The externalist challenge to conceptual engineering

Synthese 198 (1):327–348 (2021)
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Abstract

Unlike conceptual analysis, conceptual engineering does not aim to identify the content that our current concepts do have, but the content which these concepts should have. For this method to show the results that its practitioners typically aim for, being able to change meanings seems to be a crucial presupposition. However, certain branches of semantic externalism raise doubts about whether this presupposition can be met. To the extent that meanings are determined by external factors such as causal histories or microphysical structures, it seems that they cannot be changed intentionally. This paper gives an extended discussion of this ‘externalist challenge’. Pace Herman Cappelen’s recent take on this issue, it argues that the viability of conceptual engineering crucially depends on our ability to bring about meaning change. Furthermore, it argues that, contrary to first appearance, causal theories of reference do allow for a sufficient degree of meaning control. To this purpose, it argues that there is a sense of what is called ‘collective long-range control’, and that popular versions of the causal theory of reference imply that people have this kind of control over meanings.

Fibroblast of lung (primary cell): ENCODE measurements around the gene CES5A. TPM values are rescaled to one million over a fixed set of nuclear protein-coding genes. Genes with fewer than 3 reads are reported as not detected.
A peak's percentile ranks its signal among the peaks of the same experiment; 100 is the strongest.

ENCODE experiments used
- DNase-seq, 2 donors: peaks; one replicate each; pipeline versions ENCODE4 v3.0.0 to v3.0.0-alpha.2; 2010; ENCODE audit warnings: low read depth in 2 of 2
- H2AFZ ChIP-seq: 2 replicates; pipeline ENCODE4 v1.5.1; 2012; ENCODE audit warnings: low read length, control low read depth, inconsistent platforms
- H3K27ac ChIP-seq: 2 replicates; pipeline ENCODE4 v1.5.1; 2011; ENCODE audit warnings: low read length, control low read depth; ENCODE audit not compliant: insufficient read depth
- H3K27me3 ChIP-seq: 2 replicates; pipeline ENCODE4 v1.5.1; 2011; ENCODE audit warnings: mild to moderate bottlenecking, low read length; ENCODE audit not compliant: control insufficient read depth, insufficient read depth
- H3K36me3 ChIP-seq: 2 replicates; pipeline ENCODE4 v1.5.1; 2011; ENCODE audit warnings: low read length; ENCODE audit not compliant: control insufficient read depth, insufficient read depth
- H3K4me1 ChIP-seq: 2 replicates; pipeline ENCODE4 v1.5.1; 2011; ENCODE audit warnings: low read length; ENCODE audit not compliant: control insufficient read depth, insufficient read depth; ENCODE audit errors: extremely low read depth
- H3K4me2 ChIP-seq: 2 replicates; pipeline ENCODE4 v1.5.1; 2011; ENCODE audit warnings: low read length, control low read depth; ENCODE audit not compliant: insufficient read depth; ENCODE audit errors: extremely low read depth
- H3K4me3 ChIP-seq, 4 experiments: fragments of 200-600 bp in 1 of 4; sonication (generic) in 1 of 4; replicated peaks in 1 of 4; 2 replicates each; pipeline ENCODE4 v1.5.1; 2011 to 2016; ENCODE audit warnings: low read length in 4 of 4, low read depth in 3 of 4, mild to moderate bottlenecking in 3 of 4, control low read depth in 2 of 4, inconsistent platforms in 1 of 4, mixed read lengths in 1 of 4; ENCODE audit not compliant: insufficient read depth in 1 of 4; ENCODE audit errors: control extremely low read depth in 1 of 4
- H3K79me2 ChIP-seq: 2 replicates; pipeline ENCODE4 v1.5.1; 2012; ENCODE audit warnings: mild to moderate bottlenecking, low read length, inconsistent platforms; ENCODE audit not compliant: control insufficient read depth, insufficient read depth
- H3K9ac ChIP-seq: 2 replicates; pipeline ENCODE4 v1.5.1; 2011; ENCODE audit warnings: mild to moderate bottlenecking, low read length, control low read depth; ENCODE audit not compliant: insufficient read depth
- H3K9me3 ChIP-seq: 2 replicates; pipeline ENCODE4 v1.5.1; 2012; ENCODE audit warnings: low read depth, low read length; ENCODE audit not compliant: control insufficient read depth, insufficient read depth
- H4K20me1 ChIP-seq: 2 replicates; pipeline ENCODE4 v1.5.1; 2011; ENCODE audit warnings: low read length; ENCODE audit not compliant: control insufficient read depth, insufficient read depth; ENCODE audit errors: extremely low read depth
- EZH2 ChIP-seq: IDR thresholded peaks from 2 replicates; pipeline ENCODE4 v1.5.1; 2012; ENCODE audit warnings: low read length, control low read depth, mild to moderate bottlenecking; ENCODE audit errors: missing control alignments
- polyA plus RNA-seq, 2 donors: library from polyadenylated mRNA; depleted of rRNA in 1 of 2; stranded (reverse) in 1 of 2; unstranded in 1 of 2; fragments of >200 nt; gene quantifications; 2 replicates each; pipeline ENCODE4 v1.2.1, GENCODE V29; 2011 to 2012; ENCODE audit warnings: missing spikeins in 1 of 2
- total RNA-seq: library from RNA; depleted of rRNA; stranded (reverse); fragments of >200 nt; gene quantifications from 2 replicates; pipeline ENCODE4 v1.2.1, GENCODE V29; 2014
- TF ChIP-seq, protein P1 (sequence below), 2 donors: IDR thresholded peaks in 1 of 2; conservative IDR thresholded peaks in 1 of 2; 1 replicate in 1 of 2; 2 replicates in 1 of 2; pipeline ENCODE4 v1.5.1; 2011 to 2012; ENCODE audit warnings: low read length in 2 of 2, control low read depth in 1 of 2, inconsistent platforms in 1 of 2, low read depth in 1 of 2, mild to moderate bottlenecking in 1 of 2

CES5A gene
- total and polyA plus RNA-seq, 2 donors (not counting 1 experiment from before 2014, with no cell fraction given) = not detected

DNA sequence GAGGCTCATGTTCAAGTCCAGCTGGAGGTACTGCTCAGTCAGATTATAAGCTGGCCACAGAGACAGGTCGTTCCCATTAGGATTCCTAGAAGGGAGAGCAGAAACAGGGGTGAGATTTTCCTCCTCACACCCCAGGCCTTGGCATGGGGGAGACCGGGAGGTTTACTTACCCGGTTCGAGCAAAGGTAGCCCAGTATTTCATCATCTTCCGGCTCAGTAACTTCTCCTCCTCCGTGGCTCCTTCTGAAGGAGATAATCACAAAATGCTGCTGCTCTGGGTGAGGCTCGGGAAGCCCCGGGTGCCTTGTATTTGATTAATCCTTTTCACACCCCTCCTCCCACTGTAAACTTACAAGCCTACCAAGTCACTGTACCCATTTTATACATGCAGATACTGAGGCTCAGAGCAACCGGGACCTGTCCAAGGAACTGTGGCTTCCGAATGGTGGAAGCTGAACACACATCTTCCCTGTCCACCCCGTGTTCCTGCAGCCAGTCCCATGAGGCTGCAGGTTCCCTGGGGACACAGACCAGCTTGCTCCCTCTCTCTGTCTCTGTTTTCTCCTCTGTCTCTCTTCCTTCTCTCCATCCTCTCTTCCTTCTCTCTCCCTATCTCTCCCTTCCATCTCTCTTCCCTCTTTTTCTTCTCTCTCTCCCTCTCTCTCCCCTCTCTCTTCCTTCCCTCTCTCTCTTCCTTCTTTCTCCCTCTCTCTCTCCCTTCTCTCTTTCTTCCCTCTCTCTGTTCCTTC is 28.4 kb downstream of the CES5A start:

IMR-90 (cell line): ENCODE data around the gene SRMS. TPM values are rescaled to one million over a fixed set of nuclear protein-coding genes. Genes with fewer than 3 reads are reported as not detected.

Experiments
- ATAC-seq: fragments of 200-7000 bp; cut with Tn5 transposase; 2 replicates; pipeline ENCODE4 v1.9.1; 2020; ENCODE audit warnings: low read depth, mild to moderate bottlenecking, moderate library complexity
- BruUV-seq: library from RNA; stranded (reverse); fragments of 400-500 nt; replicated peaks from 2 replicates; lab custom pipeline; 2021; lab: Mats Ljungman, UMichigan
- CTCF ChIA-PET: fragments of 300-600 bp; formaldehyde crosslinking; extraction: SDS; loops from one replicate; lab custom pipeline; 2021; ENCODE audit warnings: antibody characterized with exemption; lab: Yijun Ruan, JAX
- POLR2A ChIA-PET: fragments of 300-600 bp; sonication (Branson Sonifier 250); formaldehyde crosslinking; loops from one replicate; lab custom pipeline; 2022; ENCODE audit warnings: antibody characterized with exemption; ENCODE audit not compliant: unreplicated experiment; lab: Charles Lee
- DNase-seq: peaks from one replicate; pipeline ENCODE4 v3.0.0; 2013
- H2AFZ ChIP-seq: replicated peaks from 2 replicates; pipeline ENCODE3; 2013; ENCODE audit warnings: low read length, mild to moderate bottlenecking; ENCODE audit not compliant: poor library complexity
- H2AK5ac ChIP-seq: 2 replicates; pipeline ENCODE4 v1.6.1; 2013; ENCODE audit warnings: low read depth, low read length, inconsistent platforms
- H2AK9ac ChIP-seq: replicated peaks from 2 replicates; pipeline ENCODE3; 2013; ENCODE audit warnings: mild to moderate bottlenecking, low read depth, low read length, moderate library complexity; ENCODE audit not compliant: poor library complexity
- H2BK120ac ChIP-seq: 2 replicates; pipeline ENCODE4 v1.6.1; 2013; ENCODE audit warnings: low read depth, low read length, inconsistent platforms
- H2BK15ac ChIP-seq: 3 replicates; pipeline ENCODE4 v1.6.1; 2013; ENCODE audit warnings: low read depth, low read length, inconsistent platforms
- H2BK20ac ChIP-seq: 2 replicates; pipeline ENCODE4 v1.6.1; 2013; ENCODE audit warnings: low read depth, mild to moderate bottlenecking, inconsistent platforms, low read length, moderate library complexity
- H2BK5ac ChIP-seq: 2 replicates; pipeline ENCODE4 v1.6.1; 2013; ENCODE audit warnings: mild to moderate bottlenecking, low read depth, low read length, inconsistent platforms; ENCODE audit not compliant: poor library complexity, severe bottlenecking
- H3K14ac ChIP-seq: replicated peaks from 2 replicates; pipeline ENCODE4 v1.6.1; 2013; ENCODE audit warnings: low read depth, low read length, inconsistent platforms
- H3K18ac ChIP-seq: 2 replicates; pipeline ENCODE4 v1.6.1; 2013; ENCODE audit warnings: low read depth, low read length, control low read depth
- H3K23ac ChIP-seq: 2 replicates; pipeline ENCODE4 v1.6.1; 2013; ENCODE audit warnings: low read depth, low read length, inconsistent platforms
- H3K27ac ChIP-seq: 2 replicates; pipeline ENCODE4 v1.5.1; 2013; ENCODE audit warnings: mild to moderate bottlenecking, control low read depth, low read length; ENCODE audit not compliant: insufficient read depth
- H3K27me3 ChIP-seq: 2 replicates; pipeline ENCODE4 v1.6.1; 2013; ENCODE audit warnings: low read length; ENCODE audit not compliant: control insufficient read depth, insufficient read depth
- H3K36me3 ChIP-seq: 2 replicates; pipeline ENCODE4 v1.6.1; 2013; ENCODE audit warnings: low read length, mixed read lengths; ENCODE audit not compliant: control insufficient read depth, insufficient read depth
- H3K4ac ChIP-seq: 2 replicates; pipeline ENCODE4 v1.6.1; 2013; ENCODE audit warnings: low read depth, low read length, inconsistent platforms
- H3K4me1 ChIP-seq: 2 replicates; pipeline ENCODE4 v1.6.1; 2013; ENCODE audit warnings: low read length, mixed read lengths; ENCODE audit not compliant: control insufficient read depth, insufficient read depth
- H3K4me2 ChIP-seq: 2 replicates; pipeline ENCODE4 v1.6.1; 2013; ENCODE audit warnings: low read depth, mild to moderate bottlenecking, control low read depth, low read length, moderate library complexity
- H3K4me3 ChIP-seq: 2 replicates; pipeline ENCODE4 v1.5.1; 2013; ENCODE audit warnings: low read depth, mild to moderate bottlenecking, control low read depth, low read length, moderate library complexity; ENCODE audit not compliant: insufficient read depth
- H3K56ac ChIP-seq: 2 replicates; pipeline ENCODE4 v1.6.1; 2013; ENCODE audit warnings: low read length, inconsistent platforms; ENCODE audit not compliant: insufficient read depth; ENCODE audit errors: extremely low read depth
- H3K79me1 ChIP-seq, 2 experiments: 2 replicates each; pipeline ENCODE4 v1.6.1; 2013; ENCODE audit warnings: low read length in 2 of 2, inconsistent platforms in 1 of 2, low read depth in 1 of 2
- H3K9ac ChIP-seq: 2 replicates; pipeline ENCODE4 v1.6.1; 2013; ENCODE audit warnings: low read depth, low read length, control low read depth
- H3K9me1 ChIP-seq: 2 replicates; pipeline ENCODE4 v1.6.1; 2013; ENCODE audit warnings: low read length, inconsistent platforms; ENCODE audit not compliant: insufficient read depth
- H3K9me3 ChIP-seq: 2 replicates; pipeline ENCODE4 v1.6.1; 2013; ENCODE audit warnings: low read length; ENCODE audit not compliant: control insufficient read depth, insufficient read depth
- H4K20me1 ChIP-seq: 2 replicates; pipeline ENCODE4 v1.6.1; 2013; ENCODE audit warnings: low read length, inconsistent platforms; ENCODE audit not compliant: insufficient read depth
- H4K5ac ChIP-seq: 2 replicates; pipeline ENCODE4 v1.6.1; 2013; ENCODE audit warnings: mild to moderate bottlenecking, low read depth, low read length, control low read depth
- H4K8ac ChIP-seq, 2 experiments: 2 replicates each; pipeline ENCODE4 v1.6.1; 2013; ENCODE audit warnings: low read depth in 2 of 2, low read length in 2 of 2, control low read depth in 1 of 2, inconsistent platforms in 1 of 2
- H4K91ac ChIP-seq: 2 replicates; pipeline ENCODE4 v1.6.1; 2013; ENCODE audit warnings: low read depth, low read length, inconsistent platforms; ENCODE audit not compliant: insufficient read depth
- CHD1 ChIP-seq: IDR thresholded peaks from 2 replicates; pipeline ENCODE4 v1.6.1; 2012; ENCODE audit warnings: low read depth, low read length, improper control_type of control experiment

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Author's Profile

Steffen Koch
Bielefeld University

Citations of this work

What is Conceptual Engineering and What Should It Be?David Chalmers - forthcoming - Inquiry: An Interdisciplinary Journal of Philosophy.
Conceptual Engineering and the Implementation Problem.Sigurd Jorem - 2021 - Inquiry: An Interdisciplinary Journal of Philosophy 64 (1-2):186-211.

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References found in this work

A Theory of Justice: Revised Edition.John Rawls - 1999 - Harvard University Press.
The Extended Mind.Andy Clark & David J. Chalmers - 1998 - Analysis 58 (1):7-19.
The Meaning of 'Meaning'.Hillary Putnam - 1975 - Minnesota Studies in the Philosophy of Science 7:131-193.
Justice as Fairness: A Restatement.John Rawls (ed.) - 2001 - Harvard University Press.

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